President Obama honored the Duke Men's Basketball team this morning at the White House for winning the 2010 NCAA Basketball Tournament, congratulating the team for its achievements during the season - among them the 61-59 victory over Butler to secure the team's fourth NCAA title.
"It was, as everybody here knows, an incredible tournament from start to finish - one of the most exciting tournaments any of us have ever seen," he said. "The championship game against Butler - the most-watched championship game in more than 10 years - was everything fans hoped it would be."
The president also acknowledged his mistakes in filling out his bracket for last year's tournament. One year removed from correctly selecting North Carolina to win the 2009 NCAA tournament, Mr. Obama, a, incorrectly chose , not Duke, to win - an error he said he has received a lot of flak for, especially from Duke head coach Mike Krzyzewski.
"I know that all of you remember last year, when I filled out my bracket I picked North Carolina to win it all," the president said. "It wasn't anything personal - just trying to win some money. I was right."
He added, "This year, [Krzyzewski] went out with all these guys and he won, so he could come to the White House and crow about it. Payback is sweet, isn't it, Coach?"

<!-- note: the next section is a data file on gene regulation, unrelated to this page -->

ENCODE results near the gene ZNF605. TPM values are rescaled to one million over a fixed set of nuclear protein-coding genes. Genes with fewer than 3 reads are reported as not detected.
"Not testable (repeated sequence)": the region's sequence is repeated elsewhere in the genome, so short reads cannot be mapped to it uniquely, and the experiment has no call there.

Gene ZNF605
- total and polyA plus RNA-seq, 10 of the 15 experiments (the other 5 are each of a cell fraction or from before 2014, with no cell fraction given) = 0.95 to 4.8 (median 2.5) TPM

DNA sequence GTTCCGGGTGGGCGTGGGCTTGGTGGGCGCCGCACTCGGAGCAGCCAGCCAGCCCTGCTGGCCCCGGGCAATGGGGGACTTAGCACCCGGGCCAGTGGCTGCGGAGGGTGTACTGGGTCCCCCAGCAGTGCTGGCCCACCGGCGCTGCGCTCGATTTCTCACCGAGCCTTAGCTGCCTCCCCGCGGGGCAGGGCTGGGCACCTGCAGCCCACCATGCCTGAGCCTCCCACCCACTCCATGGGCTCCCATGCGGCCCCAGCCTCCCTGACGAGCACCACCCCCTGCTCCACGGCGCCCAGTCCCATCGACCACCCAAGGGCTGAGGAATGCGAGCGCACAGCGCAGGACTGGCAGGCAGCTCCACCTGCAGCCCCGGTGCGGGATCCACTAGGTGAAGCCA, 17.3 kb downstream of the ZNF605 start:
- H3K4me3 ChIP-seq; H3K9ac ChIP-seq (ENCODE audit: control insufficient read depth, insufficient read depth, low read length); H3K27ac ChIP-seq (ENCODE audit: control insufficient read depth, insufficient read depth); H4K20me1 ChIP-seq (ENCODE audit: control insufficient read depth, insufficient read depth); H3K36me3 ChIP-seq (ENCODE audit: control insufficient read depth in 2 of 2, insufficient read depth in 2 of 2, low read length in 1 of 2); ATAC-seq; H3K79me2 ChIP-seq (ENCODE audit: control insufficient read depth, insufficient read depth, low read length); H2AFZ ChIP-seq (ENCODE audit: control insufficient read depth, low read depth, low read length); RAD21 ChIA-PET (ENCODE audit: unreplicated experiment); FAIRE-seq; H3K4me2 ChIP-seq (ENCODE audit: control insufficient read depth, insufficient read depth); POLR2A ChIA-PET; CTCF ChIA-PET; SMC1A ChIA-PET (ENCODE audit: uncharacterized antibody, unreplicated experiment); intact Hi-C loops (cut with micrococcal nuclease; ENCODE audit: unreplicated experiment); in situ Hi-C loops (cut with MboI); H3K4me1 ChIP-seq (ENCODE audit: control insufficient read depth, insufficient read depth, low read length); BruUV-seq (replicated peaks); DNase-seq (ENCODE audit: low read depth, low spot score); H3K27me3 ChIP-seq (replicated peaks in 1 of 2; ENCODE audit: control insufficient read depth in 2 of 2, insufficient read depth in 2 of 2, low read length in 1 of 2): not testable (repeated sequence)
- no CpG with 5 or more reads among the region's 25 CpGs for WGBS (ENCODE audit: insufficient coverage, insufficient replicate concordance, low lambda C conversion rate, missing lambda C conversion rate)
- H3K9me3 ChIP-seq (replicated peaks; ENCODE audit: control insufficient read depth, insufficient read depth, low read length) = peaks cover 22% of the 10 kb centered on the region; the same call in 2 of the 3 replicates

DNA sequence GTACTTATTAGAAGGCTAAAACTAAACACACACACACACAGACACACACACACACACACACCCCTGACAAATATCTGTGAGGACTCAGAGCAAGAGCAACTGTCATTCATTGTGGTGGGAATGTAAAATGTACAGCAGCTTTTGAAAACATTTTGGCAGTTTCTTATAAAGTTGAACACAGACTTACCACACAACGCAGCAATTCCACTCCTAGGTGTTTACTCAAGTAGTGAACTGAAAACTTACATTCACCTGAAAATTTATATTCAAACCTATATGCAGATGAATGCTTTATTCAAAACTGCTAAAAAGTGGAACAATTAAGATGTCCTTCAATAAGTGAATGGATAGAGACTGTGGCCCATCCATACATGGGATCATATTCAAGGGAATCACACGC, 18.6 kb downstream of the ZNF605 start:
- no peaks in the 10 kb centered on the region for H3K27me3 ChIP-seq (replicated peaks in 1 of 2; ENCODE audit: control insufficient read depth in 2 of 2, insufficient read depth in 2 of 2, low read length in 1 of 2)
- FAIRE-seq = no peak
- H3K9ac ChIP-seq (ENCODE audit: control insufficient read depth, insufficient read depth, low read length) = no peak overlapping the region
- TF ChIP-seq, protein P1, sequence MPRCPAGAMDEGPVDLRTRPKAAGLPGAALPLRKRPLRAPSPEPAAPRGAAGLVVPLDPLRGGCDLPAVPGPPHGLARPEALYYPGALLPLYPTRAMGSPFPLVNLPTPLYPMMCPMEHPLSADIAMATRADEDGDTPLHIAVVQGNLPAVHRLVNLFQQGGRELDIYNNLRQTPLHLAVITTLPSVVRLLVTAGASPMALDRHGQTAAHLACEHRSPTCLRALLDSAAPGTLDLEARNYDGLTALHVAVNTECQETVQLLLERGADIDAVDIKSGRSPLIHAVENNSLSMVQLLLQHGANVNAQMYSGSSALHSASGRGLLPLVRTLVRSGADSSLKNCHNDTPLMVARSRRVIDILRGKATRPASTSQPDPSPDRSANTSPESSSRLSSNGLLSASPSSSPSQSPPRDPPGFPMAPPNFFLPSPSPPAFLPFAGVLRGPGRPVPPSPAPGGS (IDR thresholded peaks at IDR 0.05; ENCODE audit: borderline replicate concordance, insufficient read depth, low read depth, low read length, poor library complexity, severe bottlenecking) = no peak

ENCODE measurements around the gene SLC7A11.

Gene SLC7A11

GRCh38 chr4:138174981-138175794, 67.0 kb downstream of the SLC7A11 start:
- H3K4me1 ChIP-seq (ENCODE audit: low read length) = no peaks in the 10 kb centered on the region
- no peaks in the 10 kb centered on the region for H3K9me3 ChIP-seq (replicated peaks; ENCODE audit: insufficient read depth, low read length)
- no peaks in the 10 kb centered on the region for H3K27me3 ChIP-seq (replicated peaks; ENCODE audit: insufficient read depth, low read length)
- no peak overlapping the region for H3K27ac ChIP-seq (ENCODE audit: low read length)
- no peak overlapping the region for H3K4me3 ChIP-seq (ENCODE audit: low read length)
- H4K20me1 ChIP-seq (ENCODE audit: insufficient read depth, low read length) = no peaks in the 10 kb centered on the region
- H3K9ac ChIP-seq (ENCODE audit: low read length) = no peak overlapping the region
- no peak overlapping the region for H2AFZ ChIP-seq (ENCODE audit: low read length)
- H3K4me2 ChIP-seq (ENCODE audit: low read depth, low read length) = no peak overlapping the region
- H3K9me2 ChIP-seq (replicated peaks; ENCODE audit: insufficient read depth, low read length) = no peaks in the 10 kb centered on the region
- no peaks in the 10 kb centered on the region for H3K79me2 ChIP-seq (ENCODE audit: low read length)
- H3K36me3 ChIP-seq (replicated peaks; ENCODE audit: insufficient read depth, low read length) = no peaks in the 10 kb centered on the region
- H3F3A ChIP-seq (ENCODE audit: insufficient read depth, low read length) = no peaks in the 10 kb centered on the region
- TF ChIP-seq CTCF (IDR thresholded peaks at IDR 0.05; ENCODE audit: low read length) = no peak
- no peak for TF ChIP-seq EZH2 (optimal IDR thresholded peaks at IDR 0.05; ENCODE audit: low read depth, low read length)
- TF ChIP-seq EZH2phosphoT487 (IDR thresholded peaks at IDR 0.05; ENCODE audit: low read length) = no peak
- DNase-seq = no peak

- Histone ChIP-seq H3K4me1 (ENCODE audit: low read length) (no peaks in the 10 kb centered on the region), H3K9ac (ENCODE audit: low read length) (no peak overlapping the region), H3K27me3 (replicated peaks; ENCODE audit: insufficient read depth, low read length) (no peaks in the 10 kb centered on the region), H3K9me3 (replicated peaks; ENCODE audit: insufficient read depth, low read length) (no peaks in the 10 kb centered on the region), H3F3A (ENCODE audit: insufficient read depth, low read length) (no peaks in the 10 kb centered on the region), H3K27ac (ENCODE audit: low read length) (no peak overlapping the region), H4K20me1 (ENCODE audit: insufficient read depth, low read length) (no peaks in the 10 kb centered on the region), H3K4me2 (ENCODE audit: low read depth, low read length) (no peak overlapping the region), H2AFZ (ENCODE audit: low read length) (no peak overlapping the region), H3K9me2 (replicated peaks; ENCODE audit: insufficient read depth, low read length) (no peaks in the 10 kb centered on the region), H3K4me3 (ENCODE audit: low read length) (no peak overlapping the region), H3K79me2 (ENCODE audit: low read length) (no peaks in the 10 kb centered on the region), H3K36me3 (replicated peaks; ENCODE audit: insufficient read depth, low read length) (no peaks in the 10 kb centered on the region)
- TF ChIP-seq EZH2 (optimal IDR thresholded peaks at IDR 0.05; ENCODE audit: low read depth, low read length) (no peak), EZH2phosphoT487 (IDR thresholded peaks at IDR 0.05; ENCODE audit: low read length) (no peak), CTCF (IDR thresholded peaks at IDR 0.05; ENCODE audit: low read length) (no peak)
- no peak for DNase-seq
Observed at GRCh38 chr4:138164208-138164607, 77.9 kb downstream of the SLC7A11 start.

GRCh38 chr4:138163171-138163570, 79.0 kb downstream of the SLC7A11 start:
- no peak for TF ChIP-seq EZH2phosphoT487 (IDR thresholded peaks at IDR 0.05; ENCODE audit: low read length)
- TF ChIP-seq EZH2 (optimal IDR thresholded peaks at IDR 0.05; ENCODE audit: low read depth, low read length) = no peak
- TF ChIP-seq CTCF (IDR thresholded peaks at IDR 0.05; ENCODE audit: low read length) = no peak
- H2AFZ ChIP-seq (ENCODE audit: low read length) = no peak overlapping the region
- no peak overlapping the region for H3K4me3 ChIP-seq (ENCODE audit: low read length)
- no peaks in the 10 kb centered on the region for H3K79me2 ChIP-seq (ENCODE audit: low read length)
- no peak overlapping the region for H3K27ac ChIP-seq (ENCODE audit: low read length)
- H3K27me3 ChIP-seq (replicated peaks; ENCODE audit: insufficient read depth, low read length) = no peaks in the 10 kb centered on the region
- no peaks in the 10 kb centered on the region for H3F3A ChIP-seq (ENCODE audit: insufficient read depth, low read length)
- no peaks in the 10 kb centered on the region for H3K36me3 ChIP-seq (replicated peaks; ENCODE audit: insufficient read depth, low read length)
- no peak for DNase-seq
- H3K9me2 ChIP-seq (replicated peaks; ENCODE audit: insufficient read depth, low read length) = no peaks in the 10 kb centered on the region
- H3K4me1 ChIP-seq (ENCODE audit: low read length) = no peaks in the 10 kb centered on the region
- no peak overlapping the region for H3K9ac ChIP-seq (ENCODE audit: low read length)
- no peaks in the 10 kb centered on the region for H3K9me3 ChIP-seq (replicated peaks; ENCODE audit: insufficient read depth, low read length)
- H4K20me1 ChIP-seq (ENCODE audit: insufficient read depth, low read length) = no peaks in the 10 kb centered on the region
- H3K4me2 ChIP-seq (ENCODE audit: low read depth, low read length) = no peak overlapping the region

The president also poked fun at his personal aide, Reggie Love, who played basketball for Duke and won a championship in 2001.
"Coach and I were both discussing," said Mr. Obama. "I play with Reggie now, and when Reggie was playing, Coach said, don't shoot. And when he's on my team, I say to Reggie, don't shoot. So things haven't changed that much."
All joking aside, the president ended by commending the Blue Devils for their dedication and hard work off the court. He lauded the team's work with the Emily K. Center, a program set up by Krzyzewski to help underprivileged children, and the "Read with the Blue Devils" program where players read to patients at the Children's Hospital in Durham.
After the speech, the team presented Mr. Obama with a signed jersey -- and as a final, playful jab, a framed official bracket reminding him who had ultimately won the tournament.